This monophonic microgroove recording is playable on monophonic and 
stereo phonographs.  It cannot become obsolete.  It will continue to 
be a source of outstanding sound reproduction, providing the finest 
monophonic performance from any phonograph.


      Indie List Digest!

      November 27, 1995

     Volume 4   Number 45


Urge Overkill, Guided By Voices, and  Thrush Hermit
Quintron, Dirty Three, etc.
mumbo yak takes manhattan
ANNOUNCE: gentle giant on WWW
ANNOUNCE: Local Beat Magazine 

why am i always writing these intros? i dunno. 

as always, we want to encourage all of you out there (yes, you) to 
send us your reviews of shows, records, thanksgiving dinners, etc. 
lurkers are urged to de-lurk, procrastinators are urged to 
un-procrastinate. i'm tired of looking at URLs in the indie-submit 
box and would like to see some real reviews, please.

yrs in briskness,

p.s. if you're looking for some related reading, the latest issue of 
Finley Breeze (#6: Promotion!) is out and about. contact FB editor 
and I-L Bloofgamanager Sean Murphy at to get 
your copy.

brisker: what is it with yaks this issue?



From: Michael Ligon <>
Urge Overkill, Guided By Voices, and  Thrush Hermit at the Phoenix (Toronto, 
Ontario:Oct 25, 1995)  

To start off, I got there about 10-15 minutes late and I was only able 
to catch about 3 or 4 Thrush Hermit songs at the most.  They write 
great pop songs but you can also hear their classic rock influences in 
the music.  Surprisingly, their classic rock tendencies sound fresh 
and not like some over-rated bar band.  They are on Murderecords and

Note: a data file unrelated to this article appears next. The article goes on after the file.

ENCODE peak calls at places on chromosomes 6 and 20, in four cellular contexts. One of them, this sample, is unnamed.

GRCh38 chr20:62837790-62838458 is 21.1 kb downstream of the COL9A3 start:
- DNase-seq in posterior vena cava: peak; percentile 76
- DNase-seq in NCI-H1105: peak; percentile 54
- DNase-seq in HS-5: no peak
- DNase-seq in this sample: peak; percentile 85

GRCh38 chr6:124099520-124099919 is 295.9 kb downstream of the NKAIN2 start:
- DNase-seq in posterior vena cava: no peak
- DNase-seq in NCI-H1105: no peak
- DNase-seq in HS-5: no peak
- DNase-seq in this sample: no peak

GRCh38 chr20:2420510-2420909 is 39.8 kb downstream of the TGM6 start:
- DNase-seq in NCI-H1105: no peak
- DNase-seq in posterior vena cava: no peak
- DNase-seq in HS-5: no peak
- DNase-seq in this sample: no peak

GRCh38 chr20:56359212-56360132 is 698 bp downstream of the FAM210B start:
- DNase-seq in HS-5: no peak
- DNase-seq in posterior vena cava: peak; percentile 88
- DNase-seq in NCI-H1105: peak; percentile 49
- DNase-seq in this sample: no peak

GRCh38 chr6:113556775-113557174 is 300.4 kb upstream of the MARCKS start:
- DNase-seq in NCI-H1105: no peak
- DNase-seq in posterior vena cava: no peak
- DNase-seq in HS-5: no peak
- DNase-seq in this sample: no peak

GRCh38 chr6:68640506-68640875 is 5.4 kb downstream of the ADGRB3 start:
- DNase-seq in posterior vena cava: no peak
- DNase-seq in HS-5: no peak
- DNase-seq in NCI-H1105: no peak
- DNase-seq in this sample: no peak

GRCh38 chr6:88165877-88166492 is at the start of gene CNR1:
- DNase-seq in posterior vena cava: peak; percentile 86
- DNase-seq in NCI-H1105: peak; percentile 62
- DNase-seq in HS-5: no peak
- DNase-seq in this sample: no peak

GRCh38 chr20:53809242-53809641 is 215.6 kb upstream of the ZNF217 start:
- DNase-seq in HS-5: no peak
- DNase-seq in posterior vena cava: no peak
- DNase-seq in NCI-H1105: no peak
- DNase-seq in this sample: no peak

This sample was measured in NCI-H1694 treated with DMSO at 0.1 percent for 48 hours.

their new ep is out which is called `The Great Pacific Ocean.'

Guided by Voices stole the show, in my opinion.  Being only familiar 
with their lp 'Bee Thousand' and nothing else, I was glad they played 
a lot of the great songs off that album like 'I am a Scientist,' 'Gold 
Star for Robot Boy,' and 'The Goldheart Mountaintop Queen Directory'.  
Robert Pollard strolled onto the stage at the beginning of the set 
with a mannequin, which I think was an attempt to get some 'woo woos' 
from the audience. But really, I was just there for the music, and apart 
from the mannequin their only stage theatrics were limited to Rob 
Pollard's perpetual beer guzzling, the Pete Townshend windmills by the 
lead guitarist and Rob's bopping up and down.  The music was great and 
that was all that mattered.

To be honest I wasn't particularly excited to see Urge Overkill.  I 
like their music but I think it was just being tired that made me want 
to leave after GBV.  I'm glad I stayed.  Although I liked the Guided 
By Voices' songs more, Urge Overkill put on the more exciting show.  
They rocked, I mean they ROCKED.  The played several songs from the 
new album, plus some of their favourites from 'Saturation.'  When they 
finally walked off the stage I thought the show was over but after a 
minute Nato strolled from the darkness with a guitar, gave the 
audience a sign of approval (I think this is when an audience member 
yelled out "Green Gay sucks," who were playing down the street, and Nato 
responded "Some of my best friends suck") and went into "Girl, You'll 
Be a Woman Soon.'  And right on cue, the other band members strolled 
onto the stage and merged into the song right on beat.  Now that's an 
entrance.  With the disco light ball spinning, it felt like the prom.  
Of course, they did the obligatory encore (how could they refuse!) with 
Blackie singing `Dropout' and their new band member taking over drums.  
All in all, they put on a great show.  Oh yeah, and I've rediscovered 
how great "Saturation' is.  I think I'll go listen to it now.  Bye.

[duck... -es]


From: (Mad and Butch)
Quintron, Dirty Three, etc.

Charalambides-Our Bed Is Green (Wholly Other)

This Houston, TX trio has put out a nutty record on Siltbreeze, so 
you've got a general idea where they're coming from.  Two or three